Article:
http://www.globalresearch.ca/wp-content/uploads/2015/04/propaganda-lies.pngAs reports come in detailing the degree to which Donald Trump has escalated the “War on ISIS”—and killed hundreds more civilians in the process—this would seem like a good time for the country to sit back and examine the United States’ approach to fighting “terrorism” and its recent iteration, the so-called Islamic State.

Not for the New York Times editorial board, which didn’t take the wave of civilians deaths as a reason to question the wisdom of America’s various “counter-terror,” nation-building and regime-change projects in the Middle East, but instead chose to browbeat Congress into rubber-stamping a war that’s been going on for almost three years.

The editorial, “Congress’s Duty in the War With ISIS” (3/26/17), began with a false premise.

Adam Johnson is a contributing analyst for FAIR.org

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House Republicans to Troops: Pay for Your Own Damn GI Bill

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Photo Credit: Robert Adrian Hillman/Shutterstock.com

  • That is the hypocrisy of the Republican ethos. They will wave the flag and trumpet patriotism, but when they see the faces of the people who make up the force that protects them and provides their freedom, what they want to say is, “Thank you for your service ... but not really.”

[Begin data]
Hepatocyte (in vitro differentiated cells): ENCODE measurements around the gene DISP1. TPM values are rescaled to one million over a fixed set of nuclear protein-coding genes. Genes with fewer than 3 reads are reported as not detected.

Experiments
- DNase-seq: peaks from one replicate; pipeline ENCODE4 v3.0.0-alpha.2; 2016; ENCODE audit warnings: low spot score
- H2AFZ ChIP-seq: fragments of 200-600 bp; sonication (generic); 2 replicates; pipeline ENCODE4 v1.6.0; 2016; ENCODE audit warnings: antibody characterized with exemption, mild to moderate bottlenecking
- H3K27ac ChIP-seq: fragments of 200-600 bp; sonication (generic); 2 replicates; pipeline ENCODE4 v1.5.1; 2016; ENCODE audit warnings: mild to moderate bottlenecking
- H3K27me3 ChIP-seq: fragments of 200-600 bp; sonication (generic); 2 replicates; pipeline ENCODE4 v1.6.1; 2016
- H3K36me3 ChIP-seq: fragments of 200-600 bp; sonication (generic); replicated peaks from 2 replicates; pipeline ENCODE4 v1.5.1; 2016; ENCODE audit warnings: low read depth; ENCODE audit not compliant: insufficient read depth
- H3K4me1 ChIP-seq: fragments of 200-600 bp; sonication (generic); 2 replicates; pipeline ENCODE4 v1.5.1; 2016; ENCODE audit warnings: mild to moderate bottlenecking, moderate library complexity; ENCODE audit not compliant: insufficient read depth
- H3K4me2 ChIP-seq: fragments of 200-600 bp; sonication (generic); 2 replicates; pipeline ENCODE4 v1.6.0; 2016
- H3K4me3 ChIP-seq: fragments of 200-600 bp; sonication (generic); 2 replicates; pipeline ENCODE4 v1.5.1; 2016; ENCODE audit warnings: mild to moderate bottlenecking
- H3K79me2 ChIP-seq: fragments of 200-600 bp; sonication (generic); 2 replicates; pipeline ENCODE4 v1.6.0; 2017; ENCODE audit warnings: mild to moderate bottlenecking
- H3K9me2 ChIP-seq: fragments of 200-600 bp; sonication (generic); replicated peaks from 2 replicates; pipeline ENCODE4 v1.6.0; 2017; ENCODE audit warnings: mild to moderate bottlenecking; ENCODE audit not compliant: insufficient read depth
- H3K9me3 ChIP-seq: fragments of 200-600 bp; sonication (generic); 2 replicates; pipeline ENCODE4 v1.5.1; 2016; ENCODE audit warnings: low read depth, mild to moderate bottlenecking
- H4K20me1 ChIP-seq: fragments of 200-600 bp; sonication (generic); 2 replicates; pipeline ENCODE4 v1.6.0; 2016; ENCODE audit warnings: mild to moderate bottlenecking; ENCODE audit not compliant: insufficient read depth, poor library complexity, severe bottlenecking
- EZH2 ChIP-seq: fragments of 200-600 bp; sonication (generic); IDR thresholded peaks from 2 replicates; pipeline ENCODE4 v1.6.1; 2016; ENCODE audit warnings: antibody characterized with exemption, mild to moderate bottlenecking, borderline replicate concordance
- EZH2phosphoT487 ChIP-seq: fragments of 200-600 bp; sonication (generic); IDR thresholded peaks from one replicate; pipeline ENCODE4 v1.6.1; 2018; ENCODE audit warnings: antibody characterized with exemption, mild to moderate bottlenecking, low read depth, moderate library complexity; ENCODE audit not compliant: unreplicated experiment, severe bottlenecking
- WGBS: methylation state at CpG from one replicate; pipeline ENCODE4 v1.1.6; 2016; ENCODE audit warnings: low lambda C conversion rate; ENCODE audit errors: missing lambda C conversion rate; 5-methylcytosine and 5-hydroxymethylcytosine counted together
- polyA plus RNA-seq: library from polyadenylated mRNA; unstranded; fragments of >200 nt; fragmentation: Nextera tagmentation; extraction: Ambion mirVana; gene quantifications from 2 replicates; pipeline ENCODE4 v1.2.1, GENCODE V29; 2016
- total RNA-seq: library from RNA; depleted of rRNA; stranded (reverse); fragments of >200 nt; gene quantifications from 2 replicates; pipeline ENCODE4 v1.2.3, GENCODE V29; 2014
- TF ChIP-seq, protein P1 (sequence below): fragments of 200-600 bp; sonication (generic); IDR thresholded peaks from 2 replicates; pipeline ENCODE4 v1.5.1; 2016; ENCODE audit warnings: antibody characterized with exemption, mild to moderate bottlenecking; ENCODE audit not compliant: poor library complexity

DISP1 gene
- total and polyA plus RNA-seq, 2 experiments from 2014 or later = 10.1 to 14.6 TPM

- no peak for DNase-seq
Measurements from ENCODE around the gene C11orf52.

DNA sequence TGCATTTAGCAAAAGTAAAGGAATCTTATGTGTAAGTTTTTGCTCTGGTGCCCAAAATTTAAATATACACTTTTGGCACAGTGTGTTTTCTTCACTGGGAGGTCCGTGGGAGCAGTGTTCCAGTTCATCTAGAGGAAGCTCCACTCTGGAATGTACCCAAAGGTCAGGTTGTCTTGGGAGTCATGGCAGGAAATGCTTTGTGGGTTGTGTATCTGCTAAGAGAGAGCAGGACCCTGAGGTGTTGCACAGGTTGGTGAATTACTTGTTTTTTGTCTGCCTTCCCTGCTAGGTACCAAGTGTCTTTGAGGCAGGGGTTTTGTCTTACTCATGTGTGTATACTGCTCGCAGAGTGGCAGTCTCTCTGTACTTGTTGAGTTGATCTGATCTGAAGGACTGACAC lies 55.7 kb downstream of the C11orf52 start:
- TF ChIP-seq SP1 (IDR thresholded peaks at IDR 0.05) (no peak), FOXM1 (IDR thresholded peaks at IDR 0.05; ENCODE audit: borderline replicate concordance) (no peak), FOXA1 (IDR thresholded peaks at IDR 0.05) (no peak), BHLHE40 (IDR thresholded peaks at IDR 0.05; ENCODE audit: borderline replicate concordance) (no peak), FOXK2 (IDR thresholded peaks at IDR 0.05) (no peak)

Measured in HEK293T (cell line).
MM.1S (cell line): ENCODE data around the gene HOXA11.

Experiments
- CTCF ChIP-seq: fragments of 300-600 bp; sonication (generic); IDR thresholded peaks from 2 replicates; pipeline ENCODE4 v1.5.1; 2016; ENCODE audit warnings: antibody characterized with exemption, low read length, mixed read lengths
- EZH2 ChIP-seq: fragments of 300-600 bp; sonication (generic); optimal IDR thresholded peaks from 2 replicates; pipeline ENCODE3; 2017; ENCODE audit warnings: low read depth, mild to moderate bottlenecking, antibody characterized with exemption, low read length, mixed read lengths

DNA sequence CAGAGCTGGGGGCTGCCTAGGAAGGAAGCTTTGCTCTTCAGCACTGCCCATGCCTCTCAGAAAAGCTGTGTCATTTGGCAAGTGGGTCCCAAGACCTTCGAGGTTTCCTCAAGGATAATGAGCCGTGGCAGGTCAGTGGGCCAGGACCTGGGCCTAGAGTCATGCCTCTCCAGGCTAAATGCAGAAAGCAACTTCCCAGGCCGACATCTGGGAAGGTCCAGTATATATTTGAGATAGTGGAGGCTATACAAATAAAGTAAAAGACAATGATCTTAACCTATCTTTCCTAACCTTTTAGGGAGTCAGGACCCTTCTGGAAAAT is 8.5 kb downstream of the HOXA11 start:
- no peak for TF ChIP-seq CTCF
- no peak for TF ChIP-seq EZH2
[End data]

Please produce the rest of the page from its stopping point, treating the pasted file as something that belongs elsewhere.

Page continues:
• 1 in 4 vets of Iraq, Afghanistan wars visiting Minneapolis VA need food help, study finds.

Michael Harriot, The Root

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Wednesday, April 19, 2017 | Just like when Republicans talk about “family values” and then you find out they’ve been having secret sex meet-ups in airport bathrooms or abusing teenage boys, when conservatives say they “support the troops,” they usually mean they’re sending them overseas to fight for oil profits, but now it also means they’re taxing them for their own benefits.

According to the Military Times, House Veterans Affairs Committee Chairman Phil Roe (R-Tenn.) has drafted legislation that would charge soldiers $100 a month for access to the GI Bill. The bill would deduct a total of $2,400 from each soldier’s paycheck to make them eligible. To be clear, this money would not be used to offset spending, because it would only be a fraction of the total cost. Supporters of the proposal (pronounced “as soles”) say that having soldiers “buy in” would make future budget-makers less likely to cut veterans benefits, which is a lie.

Michael Harriot is a staff writer at The Root, host of "The Black One" podcast and editor-in-chief of the daily digital magazine NegusWhoRead.

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Related:

1 in 4 vets of Iraq, Afghanistan wars visiting Minneapolis VA need food help, study finds, Susan Perry, MinnPost 

Study author Rachel Widome: “The estimates for the costs of the wars in Afghanistan and Iraq range between $4 and $6 trillion. They went on for over a decade. I just think it’s unconscionable that such a sizeable proportion of our military that we sent to fight these wars are struggling to afford food.”